Wednesday, 11 March 2009

The Two Ronnies

I received Luke Haines' book `Bad Vibes' for my birthday, an excellent choice by Sarah it has to be said. I tore through it in a day and thoroughly enjoyed it. I'm sure glad I wasn't in a band with the miserable bastard though.

He tells of his own personal journey through the music business, (as leader of The Auteurs and beyond) very truthfully, and is a great read. For the descriptions of Oasis' `Don't Look Back In Anger' as "a brainless, oafish anthem about nothing at all" and The Verve's `Bittersweet Symphony' as "the musical equivalent of a child's colouring in book: simpleton lyrics about life sometimes being good and sometimes being bad" he earns my special admiration...

Meanwhile back in Dusty Rainbows land, it's December 1989, and the Honey Smugglers are completing 3 songs in 3 days at Raezor Studios in South West London. We're recording in a 24-track for the first time with development money generously provided by a major record label, and it's sounding excellent beyond our wildest hopes. For the first time our individual parts are distinguishable from the rehearsal room murk we're used to.

Having recorded our tracks quickly and with spirit we move swiftly on to the mixing with Bernard the engineer. It's a tricky process which can make or break a song, and long hours are spent balancing the instruments in relation to each other. The state of the art computerised desk remembers every setting and fader movement, and after a day or more of moving towards the goal slowly but surely, viola ! ...sorry, voila !..everyone is happy with the final mixes. The studio standard monitor speakers are small Yamahas designed to give a definitive reference point should a band wish to record the drums in one studio, the vocals in another, and the bass trombone parts in yet another. Throughout the mixing process these speakers are the only ones we've heard the songs on.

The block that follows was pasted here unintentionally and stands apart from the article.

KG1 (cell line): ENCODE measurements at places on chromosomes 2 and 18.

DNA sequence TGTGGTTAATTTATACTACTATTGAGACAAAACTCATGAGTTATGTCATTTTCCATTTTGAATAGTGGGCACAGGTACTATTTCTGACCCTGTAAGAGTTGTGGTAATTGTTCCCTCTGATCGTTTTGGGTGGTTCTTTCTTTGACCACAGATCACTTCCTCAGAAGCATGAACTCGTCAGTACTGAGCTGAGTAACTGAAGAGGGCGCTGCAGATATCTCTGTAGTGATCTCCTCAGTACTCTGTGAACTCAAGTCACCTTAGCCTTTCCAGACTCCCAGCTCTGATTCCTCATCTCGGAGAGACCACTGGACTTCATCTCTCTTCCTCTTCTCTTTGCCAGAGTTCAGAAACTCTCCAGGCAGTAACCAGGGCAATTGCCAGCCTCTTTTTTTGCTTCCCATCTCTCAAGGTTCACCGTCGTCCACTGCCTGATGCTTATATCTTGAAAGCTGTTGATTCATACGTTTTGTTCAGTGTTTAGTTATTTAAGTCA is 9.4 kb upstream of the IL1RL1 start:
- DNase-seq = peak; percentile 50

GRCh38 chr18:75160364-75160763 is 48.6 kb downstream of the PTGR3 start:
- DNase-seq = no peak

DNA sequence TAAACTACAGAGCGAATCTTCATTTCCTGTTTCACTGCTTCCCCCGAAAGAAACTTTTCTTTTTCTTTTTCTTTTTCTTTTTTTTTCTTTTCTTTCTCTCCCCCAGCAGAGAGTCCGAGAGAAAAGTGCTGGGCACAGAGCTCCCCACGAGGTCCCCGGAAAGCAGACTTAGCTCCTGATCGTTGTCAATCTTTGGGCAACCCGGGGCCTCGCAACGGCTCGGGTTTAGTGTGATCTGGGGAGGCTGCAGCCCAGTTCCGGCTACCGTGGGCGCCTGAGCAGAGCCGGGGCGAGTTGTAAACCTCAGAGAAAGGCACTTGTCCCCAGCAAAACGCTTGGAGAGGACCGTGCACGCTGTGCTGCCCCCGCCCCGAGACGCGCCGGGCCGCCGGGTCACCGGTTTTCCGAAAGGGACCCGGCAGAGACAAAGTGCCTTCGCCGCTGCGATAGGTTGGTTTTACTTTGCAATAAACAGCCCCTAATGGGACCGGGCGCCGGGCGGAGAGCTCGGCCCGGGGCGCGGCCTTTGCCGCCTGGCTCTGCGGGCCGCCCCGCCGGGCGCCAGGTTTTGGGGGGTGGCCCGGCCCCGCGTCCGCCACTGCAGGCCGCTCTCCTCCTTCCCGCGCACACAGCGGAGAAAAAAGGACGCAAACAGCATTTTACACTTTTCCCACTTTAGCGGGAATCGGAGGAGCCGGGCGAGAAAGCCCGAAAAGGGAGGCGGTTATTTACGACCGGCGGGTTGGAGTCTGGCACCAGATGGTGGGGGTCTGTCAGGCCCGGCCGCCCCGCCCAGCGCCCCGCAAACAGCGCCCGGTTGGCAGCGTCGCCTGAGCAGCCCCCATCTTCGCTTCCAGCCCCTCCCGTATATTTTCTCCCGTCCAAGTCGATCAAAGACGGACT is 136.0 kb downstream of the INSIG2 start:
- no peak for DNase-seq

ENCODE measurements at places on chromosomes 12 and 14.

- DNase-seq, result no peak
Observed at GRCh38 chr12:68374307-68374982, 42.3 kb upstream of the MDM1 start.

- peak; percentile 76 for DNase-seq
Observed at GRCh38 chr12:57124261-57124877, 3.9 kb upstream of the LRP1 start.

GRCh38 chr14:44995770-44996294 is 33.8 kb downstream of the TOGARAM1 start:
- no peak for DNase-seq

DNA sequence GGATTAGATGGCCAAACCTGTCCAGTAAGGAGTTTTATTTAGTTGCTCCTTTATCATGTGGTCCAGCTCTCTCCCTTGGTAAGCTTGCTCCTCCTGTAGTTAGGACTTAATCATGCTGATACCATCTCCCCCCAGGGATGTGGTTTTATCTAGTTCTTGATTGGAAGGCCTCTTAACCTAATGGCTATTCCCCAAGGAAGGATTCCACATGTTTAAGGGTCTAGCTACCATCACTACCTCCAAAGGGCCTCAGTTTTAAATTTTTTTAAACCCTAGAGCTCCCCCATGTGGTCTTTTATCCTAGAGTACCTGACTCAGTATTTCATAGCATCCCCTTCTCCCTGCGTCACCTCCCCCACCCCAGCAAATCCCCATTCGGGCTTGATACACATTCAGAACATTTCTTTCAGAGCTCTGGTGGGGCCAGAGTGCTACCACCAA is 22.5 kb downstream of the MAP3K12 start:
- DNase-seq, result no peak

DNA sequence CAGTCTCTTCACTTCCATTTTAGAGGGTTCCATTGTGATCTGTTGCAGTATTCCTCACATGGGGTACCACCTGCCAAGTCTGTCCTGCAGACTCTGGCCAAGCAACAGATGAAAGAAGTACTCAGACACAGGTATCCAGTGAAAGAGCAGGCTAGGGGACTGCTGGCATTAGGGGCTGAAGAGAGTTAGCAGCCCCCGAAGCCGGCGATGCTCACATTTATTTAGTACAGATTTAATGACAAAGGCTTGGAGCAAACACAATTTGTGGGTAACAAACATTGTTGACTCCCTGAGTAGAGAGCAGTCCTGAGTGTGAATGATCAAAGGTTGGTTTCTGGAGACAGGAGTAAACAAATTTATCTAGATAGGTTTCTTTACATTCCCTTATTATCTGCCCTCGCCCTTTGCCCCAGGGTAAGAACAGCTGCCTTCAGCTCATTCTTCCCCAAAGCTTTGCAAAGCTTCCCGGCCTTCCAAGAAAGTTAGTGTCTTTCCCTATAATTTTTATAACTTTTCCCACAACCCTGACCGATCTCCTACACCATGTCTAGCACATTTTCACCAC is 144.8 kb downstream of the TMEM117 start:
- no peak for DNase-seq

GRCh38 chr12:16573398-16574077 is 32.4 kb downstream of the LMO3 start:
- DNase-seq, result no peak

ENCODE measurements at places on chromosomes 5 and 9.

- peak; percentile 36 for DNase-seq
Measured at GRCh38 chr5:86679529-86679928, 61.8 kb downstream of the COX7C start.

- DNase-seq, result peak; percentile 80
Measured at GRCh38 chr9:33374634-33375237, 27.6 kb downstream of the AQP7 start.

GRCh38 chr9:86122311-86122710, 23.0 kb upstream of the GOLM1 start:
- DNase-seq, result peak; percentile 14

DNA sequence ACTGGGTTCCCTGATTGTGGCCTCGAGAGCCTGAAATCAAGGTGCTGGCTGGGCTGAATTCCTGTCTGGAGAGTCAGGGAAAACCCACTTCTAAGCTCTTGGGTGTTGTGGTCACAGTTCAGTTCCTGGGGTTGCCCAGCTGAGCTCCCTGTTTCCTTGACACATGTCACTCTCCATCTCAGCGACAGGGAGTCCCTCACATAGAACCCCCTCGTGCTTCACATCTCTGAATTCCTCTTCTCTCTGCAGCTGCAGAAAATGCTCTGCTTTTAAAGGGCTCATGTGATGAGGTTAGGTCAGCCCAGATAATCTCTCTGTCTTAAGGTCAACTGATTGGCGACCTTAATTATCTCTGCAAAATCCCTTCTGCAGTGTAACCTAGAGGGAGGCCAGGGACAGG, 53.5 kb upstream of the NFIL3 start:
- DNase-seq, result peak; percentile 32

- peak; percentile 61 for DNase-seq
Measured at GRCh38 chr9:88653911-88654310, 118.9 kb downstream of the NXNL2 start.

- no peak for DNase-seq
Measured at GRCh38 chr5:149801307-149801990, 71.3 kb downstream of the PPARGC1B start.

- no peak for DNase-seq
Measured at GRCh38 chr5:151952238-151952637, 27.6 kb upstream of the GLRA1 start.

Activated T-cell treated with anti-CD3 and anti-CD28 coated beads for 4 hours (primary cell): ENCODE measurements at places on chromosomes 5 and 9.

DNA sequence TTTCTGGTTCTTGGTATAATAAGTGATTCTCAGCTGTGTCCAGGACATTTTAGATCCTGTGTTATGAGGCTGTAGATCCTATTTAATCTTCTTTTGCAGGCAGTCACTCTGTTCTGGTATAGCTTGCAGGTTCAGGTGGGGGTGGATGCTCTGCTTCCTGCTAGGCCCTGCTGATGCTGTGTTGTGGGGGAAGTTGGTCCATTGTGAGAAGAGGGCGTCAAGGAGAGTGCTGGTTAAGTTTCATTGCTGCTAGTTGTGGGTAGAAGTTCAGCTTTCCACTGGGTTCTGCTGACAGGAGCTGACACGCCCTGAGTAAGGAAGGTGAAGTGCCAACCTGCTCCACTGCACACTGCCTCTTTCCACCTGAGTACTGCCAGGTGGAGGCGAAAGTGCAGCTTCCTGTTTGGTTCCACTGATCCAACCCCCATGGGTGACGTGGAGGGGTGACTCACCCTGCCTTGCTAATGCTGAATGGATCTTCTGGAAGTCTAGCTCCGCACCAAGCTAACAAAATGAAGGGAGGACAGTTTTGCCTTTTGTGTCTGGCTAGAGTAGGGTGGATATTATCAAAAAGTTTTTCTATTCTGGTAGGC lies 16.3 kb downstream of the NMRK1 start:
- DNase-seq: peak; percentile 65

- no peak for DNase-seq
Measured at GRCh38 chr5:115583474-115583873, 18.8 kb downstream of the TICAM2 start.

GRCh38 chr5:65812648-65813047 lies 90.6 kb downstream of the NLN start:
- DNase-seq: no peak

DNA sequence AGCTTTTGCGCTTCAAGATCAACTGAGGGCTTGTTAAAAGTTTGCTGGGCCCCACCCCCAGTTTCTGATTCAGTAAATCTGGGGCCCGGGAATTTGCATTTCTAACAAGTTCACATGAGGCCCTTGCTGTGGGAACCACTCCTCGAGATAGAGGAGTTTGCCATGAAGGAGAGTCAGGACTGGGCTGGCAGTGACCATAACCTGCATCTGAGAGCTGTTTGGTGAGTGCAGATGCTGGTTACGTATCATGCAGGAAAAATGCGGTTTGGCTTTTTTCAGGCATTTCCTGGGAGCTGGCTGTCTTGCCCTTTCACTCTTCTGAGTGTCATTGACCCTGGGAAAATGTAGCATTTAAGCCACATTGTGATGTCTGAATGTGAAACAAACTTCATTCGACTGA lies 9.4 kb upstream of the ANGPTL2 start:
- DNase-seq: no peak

By now it is well into the evening of the last day and friends and well wishers, (including some chums from late 80's popsters The Muscle Shoal) have started to appear, aware that the end is in sight, bearing bottles and smokes. It is the moment we've all been waiting for...time to hear it on THE BIG SPEAKERS. They are so huge they literally go from floor to ceiling in the control room, on either side of the window to the live room. Luke Haines reckons the official jargon is the `Ronnies' (Big speakers=Biggies=Ronnie Biggs=Ronnies). I'll therefore take that to it's logical conclusion and call them the Two Ronnies, given that they come as a pair.

The long hours of intense concentration are at an end, and it's time to party. When we get to the last of the three tunes, `Listen' the party is in full swing. I will never forget the feling of sheer unassailable joy at hearing this massive sounding THING we have created. I don't even care if nobody else ever hears it, it is the culmination of everything we've been aiming for in our 18 month life as a band. We sound absolutely bloody fantastic, and no-one can take that feeling away. Nobody can talk over it because it's too damn loud. It's loud, but it is as clear as a bell. You can feel the bass through the floor and in your ribs, the massive drums propelling it forwards, the soaring vocals bathed in reverb, the entire contents of the percussion box moving and shaking, and the gwirling, growling Organ are all there surrounded by their own halo of magnificence. If only you could invite the whole world to this studio right now to share this.

In the control room dancing breaks out, mile wide smiles abound, wine is drunk and life doesn't get any better. Three days ago this didn't exist, and now we've made something which will live forever. The massive size and quality of the speakers make it a wonder to behold. The moment is cherished, so much so that it remains clear to me virtually 20 years on.

You never forget your first experience with The Two Ronnies.

At the time I'm working at the BBC, and the next day is the Christmas party at the BBC Club next to Broadcasting House. I've spent the whole day at home listening to a DAT tape of the mixes from last night. It's not the same on my speakers. At the BBC party that evening, Sarah, Russell and I are robbed of the prize of a CD player in the raffle because Russell's number is being called out while he's in deep conversation elsewhere in the room, despite the fact that we know it's his. It goes to some girl who doesn't even work there anymore. CD players are a big deal in 1989, and more importantly I HAVEN'T GOT ONE. We leave the party in disgust at the injustice perpetrated upon us.